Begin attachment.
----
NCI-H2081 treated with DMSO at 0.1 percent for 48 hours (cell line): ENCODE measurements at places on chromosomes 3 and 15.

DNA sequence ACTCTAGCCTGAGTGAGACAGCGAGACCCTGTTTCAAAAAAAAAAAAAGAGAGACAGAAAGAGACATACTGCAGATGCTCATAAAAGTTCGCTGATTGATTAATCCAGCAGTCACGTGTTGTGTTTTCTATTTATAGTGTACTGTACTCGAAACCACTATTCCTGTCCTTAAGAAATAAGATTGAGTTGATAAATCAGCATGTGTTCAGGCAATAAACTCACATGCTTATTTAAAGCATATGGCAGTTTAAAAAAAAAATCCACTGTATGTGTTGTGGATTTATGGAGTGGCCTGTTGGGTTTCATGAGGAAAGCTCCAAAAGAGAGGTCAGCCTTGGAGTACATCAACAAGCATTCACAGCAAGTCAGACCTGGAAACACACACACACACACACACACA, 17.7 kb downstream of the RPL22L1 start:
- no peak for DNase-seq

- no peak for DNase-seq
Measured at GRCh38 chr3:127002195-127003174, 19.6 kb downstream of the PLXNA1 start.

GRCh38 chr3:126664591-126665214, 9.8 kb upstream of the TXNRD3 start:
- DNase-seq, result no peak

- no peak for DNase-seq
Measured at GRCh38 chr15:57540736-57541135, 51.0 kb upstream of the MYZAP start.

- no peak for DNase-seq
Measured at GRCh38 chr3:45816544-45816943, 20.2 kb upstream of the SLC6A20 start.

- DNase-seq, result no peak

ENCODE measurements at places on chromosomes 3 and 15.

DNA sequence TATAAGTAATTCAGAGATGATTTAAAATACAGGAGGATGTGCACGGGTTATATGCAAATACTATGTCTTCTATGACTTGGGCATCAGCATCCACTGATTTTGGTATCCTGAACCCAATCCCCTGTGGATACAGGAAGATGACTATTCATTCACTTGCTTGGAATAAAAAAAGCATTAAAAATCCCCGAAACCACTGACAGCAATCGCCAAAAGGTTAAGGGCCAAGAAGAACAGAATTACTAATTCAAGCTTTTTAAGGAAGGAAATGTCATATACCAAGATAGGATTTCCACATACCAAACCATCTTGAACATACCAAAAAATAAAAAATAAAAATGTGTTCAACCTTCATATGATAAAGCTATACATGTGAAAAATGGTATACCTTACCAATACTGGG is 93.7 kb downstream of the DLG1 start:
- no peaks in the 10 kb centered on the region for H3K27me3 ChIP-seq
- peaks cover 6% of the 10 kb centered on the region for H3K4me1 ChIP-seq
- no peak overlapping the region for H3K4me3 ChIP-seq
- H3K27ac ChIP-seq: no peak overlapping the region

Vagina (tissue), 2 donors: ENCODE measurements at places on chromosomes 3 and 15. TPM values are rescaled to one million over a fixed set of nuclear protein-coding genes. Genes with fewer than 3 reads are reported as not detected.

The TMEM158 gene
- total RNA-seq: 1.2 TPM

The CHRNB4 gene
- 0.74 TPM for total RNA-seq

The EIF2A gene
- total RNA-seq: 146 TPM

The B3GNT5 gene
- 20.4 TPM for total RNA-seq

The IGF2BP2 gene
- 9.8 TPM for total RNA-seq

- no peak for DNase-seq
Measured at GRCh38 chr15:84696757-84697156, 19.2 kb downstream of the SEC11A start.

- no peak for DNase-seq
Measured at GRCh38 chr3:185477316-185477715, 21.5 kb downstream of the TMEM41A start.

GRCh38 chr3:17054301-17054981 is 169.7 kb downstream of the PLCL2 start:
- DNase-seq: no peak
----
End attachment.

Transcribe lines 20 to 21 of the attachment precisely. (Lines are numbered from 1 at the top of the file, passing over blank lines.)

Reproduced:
The TMEM158 gene
- total RNA-seq: 1.2 TPM